As is the case in my guitarists page, I make no claims here that these are the best bass players who ever were, just a few I think the world of. It is difficult to dispute any of these choices in my mind as I am fairly familiar with much of their work. They have accomplished great thing and have allowed others to do the same.
One of the most stylish and oft-heard bass players of the progressive scene since the late '70s, his work can be heard on every solo Peter Gabriel album, Pink Floyd's Momentary Lapse of Reason, a capable stand-in for Chris Squire on Anderson Bruford Wakeman Howe, and on every King Crimson album since 1981s Discipline. He has also done a great deal of session work during his career and plays on far more albums than I care to mention.
Perhaps most appealing about Levin's playing is his versatility. Not only does he play the bass, but also Chapman stick and touch guitars, upright bass, and bass synths. He is probably the most visible user of the Chapman Stick, a 10 to 12 string instrument (depending on the model) vaguely similar to the bass guitar. It is played strapped diagonally across the body with both hands used to finger notes... this ain't no strummin' thang. He also has pioneered a technique of playing the bass with sticks (known as Funk Fingers...check out his site for info) attached to the index and middle fingers of his right hand. This style also prompted him to order his first and only custom bass, a 3 string bass manufactured by Ernie Ball/Music Man. The strings are spaced slightly further apart than a normal bass to more easily facilitate this sort of playing.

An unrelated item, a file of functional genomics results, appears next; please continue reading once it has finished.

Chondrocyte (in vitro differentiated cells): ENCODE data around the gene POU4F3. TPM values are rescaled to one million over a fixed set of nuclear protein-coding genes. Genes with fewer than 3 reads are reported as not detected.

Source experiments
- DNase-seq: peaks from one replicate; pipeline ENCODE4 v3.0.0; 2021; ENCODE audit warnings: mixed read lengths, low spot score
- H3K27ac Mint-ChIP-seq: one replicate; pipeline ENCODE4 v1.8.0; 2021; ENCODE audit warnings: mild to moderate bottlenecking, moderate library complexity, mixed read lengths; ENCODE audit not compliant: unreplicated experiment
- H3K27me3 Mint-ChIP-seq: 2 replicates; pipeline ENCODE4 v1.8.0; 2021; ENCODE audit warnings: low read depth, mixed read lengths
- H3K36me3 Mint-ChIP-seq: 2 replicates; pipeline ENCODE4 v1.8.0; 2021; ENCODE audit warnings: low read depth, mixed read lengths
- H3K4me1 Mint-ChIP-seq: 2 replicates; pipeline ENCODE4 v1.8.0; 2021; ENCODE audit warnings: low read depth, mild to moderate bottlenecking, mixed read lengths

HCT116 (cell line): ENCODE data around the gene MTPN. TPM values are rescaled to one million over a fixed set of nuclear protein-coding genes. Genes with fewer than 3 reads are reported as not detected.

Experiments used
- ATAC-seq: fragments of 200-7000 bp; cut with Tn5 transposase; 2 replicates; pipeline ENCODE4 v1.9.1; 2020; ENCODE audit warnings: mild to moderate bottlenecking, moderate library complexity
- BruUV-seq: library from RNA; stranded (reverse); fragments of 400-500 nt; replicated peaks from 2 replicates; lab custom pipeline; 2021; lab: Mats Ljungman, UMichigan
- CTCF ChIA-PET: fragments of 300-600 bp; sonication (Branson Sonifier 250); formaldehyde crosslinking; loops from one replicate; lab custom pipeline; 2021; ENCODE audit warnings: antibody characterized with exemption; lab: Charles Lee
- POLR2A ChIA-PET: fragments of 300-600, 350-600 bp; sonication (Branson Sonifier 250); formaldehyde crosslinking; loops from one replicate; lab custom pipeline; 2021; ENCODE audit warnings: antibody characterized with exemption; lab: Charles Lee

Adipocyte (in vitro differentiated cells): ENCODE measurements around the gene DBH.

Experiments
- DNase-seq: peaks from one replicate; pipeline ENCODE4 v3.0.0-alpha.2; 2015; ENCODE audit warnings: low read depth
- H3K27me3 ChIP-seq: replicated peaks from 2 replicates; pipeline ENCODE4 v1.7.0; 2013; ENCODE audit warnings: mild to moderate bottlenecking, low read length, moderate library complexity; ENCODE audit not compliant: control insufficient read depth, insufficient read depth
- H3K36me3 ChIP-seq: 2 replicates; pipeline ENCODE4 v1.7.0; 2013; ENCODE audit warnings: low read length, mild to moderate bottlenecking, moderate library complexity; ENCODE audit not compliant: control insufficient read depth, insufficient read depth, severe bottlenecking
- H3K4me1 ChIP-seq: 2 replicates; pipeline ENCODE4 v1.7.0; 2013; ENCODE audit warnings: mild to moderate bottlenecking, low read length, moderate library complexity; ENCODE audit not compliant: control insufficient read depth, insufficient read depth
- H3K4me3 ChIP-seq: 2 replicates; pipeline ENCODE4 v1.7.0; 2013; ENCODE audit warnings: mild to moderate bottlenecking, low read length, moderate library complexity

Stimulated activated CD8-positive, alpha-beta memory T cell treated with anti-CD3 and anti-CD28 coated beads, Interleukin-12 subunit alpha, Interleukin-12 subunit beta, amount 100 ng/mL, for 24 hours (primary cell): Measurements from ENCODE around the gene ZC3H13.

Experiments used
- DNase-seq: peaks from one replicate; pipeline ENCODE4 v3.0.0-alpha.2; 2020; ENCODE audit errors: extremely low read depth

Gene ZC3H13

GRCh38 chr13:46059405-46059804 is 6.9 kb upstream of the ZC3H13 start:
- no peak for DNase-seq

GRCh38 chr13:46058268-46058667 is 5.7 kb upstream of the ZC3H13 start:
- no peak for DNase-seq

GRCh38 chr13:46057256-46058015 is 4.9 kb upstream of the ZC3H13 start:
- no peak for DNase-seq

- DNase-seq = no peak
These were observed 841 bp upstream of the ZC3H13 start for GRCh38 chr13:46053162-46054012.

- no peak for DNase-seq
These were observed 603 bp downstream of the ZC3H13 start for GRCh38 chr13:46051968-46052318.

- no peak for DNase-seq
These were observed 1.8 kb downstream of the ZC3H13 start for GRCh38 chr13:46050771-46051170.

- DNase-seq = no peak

Levin has a strong grasp of music and feel along with an inate ability to know when to play solid and when to cut loose. His style is extremely fluid at times, especially on the stick, with bass lines that dance and slide about in a fashion that is 100% Levin. It's difficult to miss his playing.
fine examples: King Crimson - Discipline, Three of a Perfect Pair, Thrak; Peter Gabriel - So
notable songs: Peter Gabriel - Big Time, Shock the Monkey; King Crimson - Sleepless, Elephant Talk, Thrak, People
Certainly Johnny Marr is responsible for the music and sound of the Smiths, but the music would not have been anywhere near as strong or interesting without the abilities of Rourke. His funk-inspired and loose playing proved a strong counterpart to Marr's intricate web of guitars. Often his bass stands out and is responsible for moving the song along, as is the case in Rusholme Ruffians where the guitar stays fairly static throughout.
Although he was on the verge of being kicked out of the band several times for his drug use, they realized more of less that the band would not be the same without him. After Marr left the group, Morrissey retained both Rourke and drummer Mike Joyce in his band for a while to maintain the sound that people had become accustomed to hearing behind his vocals.
fine examples: the Smiths - Meat is Murder, the Queen is Dead
notable songs: the Smiths - Rusholme Ruffians, Barbarism Begins at Home, the Queen is Dead
One of the busiest bass players of the 70s, he played with groups like Family, Uriah Heep, U.K., and Bryan Ferry. Most notably in my mind is that he was the final bassist for the first incarnation of King Crimson. He appears on four albums from 1973-75 (Larks' Tongues in Aspic, Starless and Bible Black, Red, and U.S.A.) His playing is very similar to Levin's in many ways, which is one reason why Fripp may have chosen Levin as his replacement when Crimso moved on to its second incarnation in the early 80s.